Tuesday, January 29, 2008

It’s only a cliché because it’s true.

At the end of last year South Africa's world leading wheelchair athlete Ernst van Dyk took it into his head to compete in the New York Marathon. Rather him than me, you might quite rightly think.

Still, we’re not here to judge him. We’re here to find out what the freak happened to his not inexpensive racing wheelchair. You can more or less guess can’t you? The chair was loaded onto his direct SAA flight, but somehow rolled off to destinations unknown before the plane landed in New York. Apart from being something of a kick in the plums for this chap who lives for racing, it cost him the near certainty of the winnings for a race he was almost certain to win. Further, it was the second time something like this had happened to him and the sponsors he depends on for income don’t currently have a lot of results to base their decisions on. SAA aren’t much minded to compensate him for the near-incalculable loss of earnings you’ll be entirely unsurprised to hear.

Now, through no fault of my own I had to go to New York last October. Not for fun, you understand. I was acting as a representative for my esteemed employers, a major news and media corporation. Working on the basis that the airline might look kindly on a well-turned out journalist travelling alone I worse a suit to travel in, compromising on glamour only by wearing my oldest, comfiest black loafers that I thought might be most forgiving on the 3 hour flight.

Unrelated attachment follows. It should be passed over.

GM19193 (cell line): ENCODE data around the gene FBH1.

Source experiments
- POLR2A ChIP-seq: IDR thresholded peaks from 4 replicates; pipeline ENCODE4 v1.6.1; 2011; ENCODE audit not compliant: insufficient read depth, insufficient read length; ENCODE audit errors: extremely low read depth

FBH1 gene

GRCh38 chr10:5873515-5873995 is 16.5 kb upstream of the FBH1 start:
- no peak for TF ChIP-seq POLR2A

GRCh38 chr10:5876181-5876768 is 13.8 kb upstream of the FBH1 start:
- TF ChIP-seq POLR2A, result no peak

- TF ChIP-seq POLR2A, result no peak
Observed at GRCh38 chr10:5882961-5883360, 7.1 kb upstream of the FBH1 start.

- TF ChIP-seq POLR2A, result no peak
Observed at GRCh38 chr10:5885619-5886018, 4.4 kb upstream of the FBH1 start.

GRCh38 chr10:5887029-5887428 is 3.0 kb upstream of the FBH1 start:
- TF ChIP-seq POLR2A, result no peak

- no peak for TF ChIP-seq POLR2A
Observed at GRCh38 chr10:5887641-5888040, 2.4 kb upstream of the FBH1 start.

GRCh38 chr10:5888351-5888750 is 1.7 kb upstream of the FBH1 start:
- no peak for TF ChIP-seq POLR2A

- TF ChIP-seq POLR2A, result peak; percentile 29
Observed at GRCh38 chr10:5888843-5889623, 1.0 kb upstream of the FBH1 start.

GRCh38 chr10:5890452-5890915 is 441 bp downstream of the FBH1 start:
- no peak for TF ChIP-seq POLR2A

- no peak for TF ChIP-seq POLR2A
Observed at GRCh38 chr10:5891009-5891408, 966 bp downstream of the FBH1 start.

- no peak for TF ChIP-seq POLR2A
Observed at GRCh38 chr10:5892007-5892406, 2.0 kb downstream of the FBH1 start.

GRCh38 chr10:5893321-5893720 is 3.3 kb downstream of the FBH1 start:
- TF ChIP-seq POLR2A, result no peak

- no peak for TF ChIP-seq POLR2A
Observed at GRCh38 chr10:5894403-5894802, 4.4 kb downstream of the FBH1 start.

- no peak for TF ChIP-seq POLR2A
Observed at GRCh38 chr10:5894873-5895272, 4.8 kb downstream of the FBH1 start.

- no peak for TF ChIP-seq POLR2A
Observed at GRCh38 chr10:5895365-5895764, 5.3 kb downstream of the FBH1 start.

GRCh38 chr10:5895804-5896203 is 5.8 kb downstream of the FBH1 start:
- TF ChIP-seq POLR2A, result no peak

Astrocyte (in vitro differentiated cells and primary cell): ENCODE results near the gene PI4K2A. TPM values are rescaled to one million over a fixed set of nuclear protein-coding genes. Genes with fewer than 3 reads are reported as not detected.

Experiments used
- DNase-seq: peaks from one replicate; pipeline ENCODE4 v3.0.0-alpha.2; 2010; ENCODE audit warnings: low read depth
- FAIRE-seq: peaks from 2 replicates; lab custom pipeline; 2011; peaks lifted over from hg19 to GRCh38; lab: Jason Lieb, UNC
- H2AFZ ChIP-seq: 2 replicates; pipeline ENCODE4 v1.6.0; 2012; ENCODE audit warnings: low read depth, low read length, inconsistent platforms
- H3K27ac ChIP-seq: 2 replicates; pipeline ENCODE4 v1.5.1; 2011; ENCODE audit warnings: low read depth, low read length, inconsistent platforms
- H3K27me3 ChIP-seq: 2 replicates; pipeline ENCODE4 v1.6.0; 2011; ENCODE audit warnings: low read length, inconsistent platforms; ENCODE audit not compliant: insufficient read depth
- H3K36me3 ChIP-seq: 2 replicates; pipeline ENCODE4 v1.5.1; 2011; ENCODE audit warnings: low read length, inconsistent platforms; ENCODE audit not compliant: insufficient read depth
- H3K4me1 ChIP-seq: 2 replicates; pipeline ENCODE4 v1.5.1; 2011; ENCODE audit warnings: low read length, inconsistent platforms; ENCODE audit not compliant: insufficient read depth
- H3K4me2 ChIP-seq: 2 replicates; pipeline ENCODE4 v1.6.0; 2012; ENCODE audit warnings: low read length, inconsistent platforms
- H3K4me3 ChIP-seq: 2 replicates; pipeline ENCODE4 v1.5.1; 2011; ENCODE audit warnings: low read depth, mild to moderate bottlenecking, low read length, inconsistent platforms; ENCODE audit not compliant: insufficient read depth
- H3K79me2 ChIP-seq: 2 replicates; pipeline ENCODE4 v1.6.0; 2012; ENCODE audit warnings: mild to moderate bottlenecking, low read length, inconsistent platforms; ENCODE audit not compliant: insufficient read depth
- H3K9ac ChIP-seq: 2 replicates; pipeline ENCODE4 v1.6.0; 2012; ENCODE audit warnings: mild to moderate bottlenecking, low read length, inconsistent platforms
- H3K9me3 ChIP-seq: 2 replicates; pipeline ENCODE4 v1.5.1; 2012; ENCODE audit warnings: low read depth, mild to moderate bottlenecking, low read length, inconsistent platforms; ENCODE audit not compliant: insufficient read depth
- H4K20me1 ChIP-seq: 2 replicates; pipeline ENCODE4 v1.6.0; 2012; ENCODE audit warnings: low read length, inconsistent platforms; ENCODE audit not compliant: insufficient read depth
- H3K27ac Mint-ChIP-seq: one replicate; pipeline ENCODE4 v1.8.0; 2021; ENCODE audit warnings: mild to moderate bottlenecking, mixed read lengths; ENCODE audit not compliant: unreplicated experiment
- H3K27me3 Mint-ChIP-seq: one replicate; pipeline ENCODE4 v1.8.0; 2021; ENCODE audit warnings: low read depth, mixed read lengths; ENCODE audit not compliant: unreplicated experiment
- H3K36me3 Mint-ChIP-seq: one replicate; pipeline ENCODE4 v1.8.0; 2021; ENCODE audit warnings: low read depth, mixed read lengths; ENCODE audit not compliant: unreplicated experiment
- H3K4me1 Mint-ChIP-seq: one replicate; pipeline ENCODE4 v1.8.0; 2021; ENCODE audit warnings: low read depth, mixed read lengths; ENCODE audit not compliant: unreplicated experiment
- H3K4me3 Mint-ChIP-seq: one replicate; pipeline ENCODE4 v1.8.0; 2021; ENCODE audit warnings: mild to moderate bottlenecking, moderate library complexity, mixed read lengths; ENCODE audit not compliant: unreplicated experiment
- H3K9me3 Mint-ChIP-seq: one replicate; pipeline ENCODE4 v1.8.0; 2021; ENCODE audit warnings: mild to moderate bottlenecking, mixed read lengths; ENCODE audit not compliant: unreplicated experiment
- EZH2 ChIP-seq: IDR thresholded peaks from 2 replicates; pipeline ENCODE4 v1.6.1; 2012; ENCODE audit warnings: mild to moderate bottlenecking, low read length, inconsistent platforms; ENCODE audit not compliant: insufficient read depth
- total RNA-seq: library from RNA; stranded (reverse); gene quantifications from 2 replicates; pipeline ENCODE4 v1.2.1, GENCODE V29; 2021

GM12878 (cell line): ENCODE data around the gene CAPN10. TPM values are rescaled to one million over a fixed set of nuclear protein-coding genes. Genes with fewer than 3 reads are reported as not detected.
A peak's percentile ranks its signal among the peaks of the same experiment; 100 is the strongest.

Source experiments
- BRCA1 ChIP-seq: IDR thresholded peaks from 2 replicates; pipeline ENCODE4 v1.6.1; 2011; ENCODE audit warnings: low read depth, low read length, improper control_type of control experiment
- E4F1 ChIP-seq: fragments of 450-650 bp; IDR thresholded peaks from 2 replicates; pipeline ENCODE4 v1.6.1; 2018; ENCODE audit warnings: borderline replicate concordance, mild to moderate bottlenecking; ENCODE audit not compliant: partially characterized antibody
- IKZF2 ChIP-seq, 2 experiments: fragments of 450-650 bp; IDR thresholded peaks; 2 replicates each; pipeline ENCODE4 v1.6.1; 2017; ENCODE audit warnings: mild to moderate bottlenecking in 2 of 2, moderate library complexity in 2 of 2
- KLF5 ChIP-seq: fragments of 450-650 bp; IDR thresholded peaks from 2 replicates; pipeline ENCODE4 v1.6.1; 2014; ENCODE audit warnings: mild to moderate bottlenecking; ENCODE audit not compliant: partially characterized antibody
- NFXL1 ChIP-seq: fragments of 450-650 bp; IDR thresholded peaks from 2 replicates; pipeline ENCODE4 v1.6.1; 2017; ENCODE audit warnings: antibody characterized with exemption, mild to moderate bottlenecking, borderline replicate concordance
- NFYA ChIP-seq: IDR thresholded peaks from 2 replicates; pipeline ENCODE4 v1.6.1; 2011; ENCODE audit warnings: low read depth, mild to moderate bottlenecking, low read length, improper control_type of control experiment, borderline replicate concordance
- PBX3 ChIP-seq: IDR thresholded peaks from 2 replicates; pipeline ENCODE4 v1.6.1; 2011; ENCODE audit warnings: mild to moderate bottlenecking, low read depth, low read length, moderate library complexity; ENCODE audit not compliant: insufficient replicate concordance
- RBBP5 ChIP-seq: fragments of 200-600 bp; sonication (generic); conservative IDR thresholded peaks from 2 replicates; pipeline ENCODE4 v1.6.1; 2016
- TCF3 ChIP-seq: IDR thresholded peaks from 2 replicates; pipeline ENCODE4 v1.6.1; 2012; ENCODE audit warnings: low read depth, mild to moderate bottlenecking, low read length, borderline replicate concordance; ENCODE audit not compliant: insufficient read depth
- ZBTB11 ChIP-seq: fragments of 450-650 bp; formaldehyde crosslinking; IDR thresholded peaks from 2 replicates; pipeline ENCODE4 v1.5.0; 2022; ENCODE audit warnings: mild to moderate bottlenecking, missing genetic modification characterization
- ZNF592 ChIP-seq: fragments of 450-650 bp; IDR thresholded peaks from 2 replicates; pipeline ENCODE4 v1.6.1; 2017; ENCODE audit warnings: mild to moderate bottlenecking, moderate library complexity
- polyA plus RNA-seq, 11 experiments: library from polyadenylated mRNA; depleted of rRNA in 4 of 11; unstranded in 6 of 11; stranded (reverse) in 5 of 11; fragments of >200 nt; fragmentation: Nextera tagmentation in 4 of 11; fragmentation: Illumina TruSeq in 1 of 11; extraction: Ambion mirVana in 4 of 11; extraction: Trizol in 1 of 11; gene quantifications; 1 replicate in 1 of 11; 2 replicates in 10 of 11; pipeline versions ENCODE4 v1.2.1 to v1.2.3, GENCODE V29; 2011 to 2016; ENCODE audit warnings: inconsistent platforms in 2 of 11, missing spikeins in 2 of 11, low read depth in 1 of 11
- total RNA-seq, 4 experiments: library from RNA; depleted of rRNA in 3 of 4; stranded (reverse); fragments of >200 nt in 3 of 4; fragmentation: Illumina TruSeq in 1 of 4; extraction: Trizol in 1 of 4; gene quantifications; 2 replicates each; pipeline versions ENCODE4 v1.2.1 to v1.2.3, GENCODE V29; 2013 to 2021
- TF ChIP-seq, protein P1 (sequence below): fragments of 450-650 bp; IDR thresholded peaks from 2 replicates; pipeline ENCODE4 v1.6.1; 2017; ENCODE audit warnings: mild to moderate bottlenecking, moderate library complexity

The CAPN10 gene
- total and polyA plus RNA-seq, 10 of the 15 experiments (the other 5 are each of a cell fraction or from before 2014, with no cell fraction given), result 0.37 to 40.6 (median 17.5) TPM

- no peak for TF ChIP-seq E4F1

No I didn't get an upgrade.

Yes of course American Airlines lost my bag.

Yes of course my faithful old shoes decided to give up the ghost while I was trudging around the airport looking for an AA representative.

And naturally my bankers were concerned when I eventually checked into a New York hotel using my debit card to pay the deposit and promptly declined the transaction even though I had a four-figure sum in my current account. Furthermore, to show they meant business they cancelled the card too.

So there I was, 3,000 odd miles from home, in a crumpled suit, with the sole detached from my shoes, trying to book into a hotel with $50 to my name.

It was about 3am on Sunday morning in the UK.

You can imagine how well it all went. You might also imagine that American Airlines promised to recompense me for failing to reunite me with my baggage. Good news! They did! Promise I mean. I’m still waiting for the actual cheque. It’s only been 4 months. They say they’ve been busy. Busy losing other people’s valuables it seems.